Jakubowicz handles these threads with coherence and vigor.
There’s a significant difference in quality between the mediocre scenario (and dialogue) and thrilling production design (and direction) in “White Snake,” the new Chinese animated fairy tale about a shape-changing demon snake who falls in love with a romantic human demon-hunter. The movie’s uneven quality is especially disappointing given the timing of its American theatrical release: five months after “Ne Zha,” a superior Chinese animated fantasy, made a noticeable dent in the global box office (“White Snake” was released in mainland China this past January).
The biggest difference between “White Snake” and “Ne Zha”—two fables about accepting yourself for who you are rather than who you’re expected to be—is that “Ne Zha” is thrillingly imaginative while “White Snake” is only really exciting when its humanoid or anthropomorphized characters (including a talking dog) are eclipsed by their vividly rendered mountain valley environment (mist, waterfalls, foliage, etc.). Both movies are visually arresting, but also generally hamstrung by their Misunderstood Outcast Hero Conquers Their Seemingly Inevitable Destiny stock plots. Still, only one of these two cartoons is more weird and well-designed than its more familiar elements. Unfortunately, “White Snake” is not it.
Based on the famous Chinese fairy tale, “White Snake” opens with a genuinely dreamy nightmare: Blanca (Zhe Zhang), a white-scaled/skinned human-snake demon, imagines that she, while on the verge of achieving immortality, is physically restrained by a cluster of mysterious tendrils that appear suddenly and without explanation. This is a recurring dream for Blanca, and one of a handful of distinguishing characteristics (that are ultimately not followed through on).
Instead, we watch as Blanca goes through the motions of a contrived action-romance story involving: battle-induced amnesia (she’s knocked out after an anticlimactic battle with Yaohan Zhang’s “Dark General,” an evil wizard!); a concerned but selfish older sister named Verta (Xiaoxi Tang); and a manipulative sorceress (Xiaopu Zheng) who tries to take advantage of Blanca’s confusion (she’ll give you what you want, but at a cost!). Blanca’s basically the Chinese version of a Disney princess, only she’s not as sympathetic nor as compelling as those bar-setting American heroines.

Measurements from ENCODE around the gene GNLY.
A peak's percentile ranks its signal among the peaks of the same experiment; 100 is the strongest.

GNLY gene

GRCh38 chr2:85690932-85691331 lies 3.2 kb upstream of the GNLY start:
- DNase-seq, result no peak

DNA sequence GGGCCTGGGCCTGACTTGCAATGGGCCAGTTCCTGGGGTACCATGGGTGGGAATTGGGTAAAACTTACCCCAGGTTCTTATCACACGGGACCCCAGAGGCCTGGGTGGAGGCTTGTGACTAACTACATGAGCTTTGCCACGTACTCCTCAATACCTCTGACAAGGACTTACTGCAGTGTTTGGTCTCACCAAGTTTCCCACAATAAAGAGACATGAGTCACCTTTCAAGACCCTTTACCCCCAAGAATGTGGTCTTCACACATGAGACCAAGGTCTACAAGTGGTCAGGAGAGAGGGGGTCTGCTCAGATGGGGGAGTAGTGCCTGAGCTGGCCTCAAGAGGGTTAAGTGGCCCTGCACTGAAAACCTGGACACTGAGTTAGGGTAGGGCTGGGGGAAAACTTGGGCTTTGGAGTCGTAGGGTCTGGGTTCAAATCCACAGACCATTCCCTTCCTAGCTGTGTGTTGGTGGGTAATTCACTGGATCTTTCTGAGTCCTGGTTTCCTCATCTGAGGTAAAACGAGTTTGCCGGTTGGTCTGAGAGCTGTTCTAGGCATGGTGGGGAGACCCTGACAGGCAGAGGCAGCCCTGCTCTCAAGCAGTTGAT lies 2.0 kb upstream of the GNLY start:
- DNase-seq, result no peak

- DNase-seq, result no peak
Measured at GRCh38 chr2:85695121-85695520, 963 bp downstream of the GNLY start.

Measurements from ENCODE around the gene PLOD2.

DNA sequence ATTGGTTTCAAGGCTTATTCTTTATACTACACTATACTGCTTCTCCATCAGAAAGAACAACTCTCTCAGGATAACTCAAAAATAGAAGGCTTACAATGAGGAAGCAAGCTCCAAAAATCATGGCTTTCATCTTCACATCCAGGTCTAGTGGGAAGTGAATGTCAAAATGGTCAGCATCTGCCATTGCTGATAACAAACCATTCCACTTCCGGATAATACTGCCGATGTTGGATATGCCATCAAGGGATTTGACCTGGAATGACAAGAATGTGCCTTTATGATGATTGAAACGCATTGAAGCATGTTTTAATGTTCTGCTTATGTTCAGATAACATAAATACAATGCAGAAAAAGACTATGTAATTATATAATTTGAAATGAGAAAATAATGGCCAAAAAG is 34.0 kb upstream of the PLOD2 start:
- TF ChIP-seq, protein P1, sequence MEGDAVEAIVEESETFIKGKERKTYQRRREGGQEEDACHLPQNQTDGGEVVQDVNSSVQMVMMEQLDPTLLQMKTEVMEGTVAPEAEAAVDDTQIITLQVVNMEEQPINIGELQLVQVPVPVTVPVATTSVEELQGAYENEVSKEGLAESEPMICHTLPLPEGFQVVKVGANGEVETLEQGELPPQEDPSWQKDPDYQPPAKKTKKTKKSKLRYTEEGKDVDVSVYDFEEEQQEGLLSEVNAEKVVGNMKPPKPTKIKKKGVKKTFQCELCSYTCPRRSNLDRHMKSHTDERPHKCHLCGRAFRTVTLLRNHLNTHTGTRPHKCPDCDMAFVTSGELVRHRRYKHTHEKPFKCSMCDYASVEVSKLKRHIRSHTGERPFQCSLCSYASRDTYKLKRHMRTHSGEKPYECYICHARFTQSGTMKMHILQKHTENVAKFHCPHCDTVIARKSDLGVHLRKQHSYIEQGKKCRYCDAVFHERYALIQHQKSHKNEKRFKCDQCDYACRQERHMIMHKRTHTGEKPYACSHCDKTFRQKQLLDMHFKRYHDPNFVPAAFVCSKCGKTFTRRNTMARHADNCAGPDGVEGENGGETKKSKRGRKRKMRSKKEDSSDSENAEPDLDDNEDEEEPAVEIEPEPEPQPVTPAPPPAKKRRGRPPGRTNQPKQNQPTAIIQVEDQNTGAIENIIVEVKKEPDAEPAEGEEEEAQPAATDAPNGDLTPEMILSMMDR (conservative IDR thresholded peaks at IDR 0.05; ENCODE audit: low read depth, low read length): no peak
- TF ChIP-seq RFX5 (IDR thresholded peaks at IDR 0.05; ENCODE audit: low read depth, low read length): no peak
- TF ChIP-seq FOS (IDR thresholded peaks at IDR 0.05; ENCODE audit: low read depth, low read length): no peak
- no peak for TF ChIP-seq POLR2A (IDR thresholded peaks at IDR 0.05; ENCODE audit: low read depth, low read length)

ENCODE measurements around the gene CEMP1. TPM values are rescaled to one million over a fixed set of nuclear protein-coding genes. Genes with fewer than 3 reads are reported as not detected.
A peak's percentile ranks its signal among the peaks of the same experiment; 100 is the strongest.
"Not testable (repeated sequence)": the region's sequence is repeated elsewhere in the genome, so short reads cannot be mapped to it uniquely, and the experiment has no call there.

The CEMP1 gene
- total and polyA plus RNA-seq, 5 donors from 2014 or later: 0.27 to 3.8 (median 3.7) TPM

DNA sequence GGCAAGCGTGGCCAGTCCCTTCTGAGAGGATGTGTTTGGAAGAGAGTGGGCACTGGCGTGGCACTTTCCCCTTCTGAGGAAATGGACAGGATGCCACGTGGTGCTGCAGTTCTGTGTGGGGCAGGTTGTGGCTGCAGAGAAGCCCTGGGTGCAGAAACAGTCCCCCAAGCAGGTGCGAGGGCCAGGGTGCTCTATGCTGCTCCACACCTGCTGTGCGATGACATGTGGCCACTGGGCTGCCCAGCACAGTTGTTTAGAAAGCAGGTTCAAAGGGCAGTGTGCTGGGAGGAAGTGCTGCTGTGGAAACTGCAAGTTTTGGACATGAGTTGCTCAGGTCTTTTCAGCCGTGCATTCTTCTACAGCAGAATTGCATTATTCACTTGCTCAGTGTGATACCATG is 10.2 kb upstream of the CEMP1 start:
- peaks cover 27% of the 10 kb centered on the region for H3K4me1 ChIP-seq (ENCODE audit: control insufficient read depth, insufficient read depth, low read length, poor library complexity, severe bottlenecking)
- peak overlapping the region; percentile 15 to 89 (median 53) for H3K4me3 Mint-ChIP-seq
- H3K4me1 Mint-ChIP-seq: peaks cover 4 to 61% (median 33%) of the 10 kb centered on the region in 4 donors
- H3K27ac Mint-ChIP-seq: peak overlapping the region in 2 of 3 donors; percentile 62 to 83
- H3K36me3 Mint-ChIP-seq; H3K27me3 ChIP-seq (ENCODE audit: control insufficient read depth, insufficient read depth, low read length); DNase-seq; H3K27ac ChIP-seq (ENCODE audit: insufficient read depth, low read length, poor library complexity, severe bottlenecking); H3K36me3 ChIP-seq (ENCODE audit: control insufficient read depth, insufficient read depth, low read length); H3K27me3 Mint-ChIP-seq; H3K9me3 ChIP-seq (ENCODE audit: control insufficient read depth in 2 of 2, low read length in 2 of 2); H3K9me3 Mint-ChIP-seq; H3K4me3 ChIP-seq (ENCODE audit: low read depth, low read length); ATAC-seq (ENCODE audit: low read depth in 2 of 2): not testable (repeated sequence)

Blanca also doesn’t have an especially compelling love interest since loverboy Xuan Ah (Tianxiang Yang) is too selfless and dewy-eyed to be recognizably human. Xuan is an outsider in his own hometown of Snakecatcher Village, because he doesn’t like collecting the snakes that his neighbors use to pay the Dark General’s unreasonable, uh, snake tax (long story short: the General steals the snakes’ energy to become a more powerful magician). Xuan also sings and plays with his goofy dog Duduo (He Zhang).
And that’s pretty much it for Xuan. His facial features aren’t especially memorable, nor is his singing that distinct. Duduo’s ok, though, and Xuan is devoted to Blanca, so that keeps things moving along. Even if Zhang and Yang’s characters don’t have much chemistry, nor is Blanca and Xuan’s romance sensible beyond a basic understanding of what needs to happen next in “White Snake” for the sake of setting up the next canned plot point. (Oh, now they’re in love! Now they’re fighting each other! They’re in love again and fighting together! Oops, there’s some tragic consequences to their actions! Now there’s a silver lining to that dark plot-shaped cloud! And the movie’s over!)
Honestly, I wanted to like “White Snake,” but couldn’t get over the feeling that I was marking time between set pieces. I knew exactly who everybody was, and what they represented to each other, but never felt like I needed to see what Blanca and Xuan would do next to avoid being caught in the middle of yet another prejudice-fueled power struggle, this one between the Dark General and the snake/demon people, led by the Snake Master (Wei Liu).
Even the action scenes are thrilling, but inessential. Which is annoying since those action scenes are the best things in “White Snake” given their fluid camerawork, dynamic pacing, and exciting choreography. I just don’t think that’s saying much given how little I cared about the characters and their world outside of these show-stopping moments.
Thankfully, there are a number of beautiful landscape shots, where a legion of animators get to speak louder than the on-screen characters do, and layers of color and texture make you want to take a moment to stare at the burnt oranges, carnation reds, and forest browns that define, sigh, Snakecatcher Village. Too bad a beautifully designed movie isn’t necessarily good or even novel. I kept wishing “White Snake” would do something that would make inevitable comparisons with “Ne Zha” seem less cruel, or superfluous. But there’s not enough on-screen to make this listless time-waster worth recommending.
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